Here is the biography of the author, who is praised in The American Conservative for his new book Last Stands: Why Men Fight When All is Lost. Here it is:
In other words, he is a man who knows about military and warfare primarily from the books and movies. Fine. There is a cultural aspect to the warfare and last stands when everything is lost often are connected to the sense of brotherhood in arms with buddies in the unit and of the esprit de corps, and of simple masculine doggedness, which often manifests itself in extreme circumstances such as war, where defiance in a face of death is well documented. But that is all well-known and books on the warfare and acts of defiance and heroism are plentiful. But Walsh decides to concentrate on such acts, in the words of the reviewer, for:
Here is where the whole thing goes haywire immediately, while Bradley Anderson who wrote the review continues:
The qualities of which Walsh writes are real, and they are every bit as vital to a civilization as he says. They are, however, virtues that can be cynically exploited by those who have little interest in the defense of the United States against the kinds of existential threats that would inspire American men to take up arms and go willingly to their deaths if need be.
The question that had perturbed Pierre on the Mozhaysk hill and all that day now seemed to him quite clear and completely solved. He now understood the whole meaning and importance of this war and of the impending battle. All he had seen that day, all the significant and stern expressions on the faces he had seen in passing, were lit up for him by a new light. He understood that latent heat (as they say in physics) of patriotism which was present in all these men he had seen, and this explained to him why they all prepared for death calmly, and as it were lightheartedly.
Yep, this thingy, which usually comes from primarily sense of duty and love for the nation, country, when they are in the grave danger. And here is a thingy, of which I speak ad nauseam--the United States lacks this "thingy", since no American soldier ever fought under the circumstances (not since 1814) of the United States proper being under any danger which comes with enemy's victory and him occupying the country. This distinction is crucial in psychological terms and it was and is being demonstrated since Korean War, because unlike most occasions which Walsh chose to describe, the United States remains impervious to any invasion and a nightmare which follows and can afford to lose interest in wars, which in the American case are all, without exception in the XX Century, were wars of aggression and conquest.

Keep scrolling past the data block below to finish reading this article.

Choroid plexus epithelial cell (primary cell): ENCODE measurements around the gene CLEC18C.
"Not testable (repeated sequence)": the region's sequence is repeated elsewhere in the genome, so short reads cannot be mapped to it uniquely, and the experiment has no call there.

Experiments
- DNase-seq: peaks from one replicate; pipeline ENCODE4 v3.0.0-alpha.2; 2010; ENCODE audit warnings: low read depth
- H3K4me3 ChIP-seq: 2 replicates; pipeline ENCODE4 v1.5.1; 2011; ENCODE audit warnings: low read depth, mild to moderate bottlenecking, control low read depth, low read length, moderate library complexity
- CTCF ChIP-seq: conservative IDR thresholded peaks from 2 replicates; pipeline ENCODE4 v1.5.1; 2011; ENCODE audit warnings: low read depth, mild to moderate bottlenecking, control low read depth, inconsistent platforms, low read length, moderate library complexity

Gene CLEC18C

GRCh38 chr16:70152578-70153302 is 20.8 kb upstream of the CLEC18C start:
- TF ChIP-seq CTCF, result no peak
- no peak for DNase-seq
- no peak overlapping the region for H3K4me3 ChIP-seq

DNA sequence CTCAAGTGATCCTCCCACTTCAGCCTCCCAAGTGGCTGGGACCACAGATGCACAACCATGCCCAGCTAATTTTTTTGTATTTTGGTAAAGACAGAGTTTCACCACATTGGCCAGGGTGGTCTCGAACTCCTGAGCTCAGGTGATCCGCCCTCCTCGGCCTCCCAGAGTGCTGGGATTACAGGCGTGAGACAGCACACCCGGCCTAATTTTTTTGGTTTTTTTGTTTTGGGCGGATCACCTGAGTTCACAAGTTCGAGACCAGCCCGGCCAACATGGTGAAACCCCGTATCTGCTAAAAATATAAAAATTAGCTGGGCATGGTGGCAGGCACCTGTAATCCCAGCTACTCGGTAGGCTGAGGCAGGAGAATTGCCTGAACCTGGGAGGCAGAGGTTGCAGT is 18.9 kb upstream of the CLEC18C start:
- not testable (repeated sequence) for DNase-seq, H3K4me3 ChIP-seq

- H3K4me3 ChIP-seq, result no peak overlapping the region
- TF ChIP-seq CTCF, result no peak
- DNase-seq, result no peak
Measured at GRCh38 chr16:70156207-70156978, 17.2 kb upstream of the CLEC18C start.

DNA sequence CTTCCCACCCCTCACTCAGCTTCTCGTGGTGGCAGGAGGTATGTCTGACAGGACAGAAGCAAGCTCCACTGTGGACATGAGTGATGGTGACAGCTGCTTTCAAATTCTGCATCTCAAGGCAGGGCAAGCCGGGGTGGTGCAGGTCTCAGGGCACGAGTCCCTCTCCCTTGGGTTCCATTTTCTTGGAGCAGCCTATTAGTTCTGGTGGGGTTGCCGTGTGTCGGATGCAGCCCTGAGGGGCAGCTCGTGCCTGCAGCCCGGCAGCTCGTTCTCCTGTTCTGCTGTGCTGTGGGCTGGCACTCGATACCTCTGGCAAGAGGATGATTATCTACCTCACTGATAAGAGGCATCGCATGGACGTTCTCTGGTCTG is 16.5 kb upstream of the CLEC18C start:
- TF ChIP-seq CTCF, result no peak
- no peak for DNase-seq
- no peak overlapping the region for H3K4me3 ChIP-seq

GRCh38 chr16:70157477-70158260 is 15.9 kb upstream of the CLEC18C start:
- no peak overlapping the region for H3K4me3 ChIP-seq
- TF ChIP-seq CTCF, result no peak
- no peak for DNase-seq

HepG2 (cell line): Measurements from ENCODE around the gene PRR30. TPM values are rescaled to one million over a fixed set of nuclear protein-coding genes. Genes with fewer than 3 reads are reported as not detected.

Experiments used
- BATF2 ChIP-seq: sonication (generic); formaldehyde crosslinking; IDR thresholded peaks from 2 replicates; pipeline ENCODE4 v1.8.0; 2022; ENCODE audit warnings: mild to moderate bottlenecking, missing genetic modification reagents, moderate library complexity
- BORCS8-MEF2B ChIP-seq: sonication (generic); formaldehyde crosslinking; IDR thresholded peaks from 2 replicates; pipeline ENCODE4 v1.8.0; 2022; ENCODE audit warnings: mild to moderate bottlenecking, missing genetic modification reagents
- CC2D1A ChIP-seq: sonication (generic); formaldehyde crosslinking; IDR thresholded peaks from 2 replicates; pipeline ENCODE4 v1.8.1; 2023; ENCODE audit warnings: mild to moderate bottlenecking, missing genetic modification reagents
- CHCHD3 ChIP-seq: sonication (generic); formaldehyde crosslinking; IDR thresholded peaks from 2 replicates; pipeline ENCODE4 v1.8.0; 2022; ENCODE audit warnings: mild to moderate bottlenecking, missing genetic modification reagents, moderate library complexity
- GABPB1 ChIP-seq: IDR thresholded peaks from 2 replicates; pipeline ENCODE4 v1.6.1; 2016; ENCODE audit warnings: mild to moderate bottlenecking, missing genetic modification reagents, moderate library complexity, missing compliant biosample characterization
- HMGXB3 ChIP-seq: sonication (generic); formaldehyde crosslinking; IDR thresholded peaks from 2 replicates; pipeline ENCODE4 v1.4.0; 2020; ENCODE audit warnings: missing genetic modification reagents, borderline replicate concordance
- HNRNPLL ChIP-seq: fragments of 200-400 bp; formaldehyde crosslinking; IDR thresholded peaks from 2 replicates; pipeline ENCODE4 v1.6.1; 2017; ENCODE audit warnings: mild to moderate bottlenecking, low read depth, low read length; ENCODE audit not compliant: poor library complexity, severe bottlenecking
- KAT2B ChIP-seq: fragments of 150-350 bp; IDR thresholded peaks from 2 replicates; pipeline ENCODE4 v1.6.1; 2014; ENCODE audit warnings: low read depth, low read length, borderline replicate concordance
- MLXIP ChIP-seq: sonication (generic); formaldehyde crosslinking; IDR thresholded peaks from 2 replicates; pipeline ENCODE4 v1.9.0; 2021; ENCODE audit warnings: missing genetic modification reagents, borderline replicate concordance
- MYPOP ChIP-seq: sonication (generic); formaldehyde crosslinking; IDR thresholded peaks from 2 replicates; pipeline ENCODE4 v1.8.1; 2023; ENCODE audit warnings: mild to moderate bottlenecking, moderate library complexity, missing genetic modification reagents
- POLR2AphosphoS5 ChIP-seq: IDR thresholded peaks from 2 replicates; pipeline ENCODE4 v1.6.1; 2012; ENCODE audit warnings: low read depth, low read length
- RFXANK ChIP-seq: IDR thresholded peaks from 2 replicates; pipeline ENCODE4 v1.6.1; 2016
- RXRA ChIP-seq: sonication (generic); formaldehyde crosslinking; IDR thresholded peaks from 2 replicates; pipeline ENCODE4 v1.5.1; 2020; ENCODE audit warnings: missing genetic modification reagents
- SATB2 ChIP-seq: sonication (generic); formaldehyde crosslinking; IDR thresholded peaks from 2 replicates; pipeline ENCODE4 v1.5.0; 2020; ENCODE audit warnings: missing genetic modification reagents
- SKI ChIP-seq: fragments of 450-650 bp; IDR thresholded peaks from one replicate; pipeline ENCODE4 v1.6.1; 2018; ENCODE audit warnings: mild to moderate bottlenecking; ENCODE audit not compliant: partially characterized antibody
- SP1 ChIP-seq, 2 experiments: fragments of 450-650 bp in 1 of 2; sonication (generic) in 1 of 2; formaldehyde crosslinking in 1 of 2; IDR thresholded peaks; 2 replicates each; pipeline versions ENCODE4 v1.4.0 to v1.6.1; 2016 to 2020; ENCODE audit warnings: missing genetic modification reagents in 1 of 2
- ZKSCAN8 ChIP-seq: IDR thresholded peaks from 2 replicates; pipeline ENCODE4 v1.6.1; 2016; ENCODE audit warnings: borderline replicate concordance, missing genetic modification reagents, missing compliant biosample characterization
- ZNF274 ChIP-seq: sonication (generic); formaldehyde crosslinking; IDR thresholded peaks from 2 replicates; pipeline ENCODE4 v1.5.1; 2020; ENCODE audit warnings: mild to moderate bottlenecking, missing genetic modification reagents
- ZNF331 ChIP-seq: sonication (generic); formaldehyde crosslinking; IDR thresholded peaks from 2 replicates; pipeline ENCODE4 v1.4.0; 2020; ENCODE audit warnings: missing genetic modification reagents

But then again, Walsh is a... music critic by occupation and expecting prudent and precise view on the history of wars and human condition in them from such a "historian" is an exercise in futility, and Walsh aptly proves it. He decides to review a famous Pavlov's House defense during the Battle of Stalingrad, whose description is drowned in ideological noise, and then Walsh blows in a spectacular manner:
Moreover, last stands while having not just your buddies, but your home, your families, you loved ones, your culture is what drives men to perform acts of self-sacrifice in those proverbial last stands when everything seems to be lost. This is not the experience the United States military can relate to, despite having its own share of heroism and sacrifice, but in the end, as, I believe, Chesterton stated--the soldier must not so much hate what is in a front of him, as love what is behind his back. This is precisely why the United States couldn't win in Korea, lost in Vietnam, lost Iraq and lost in Afghanistan, because as this insignificant combat officer noted:
"But all the general and soldiers of [Napoleon’s] army…experienced a similar feeling of terror before an enemy who, after losing half his men, stood as threateningly at the end as at the beginning of the battle. The moral force of the attacking French army was exhausted. Not that sort of victory which is defined by the capture of pieces of material fastened to sticks, called standards, and of the ground on which the troops had stood and were standing, but a moral victory that convinces the enemy of the moral superiority of his opponent and of his own impotence was gained by the Russians at Borodino…The direct consequence of the battle of Borodino was Napoleon’s senseless flight from Moscow… and the downfall of Napoleonic France, on which at Borodino for the first time the hand of an opponent of stronger spirit had been laid"
But what does he really know, this loser Tolstoy, he didn't have Hollywood to refer to, because we all know, Hollywood can always "vividly illustrate" just about any bullshit it wants to. That's the entertainment.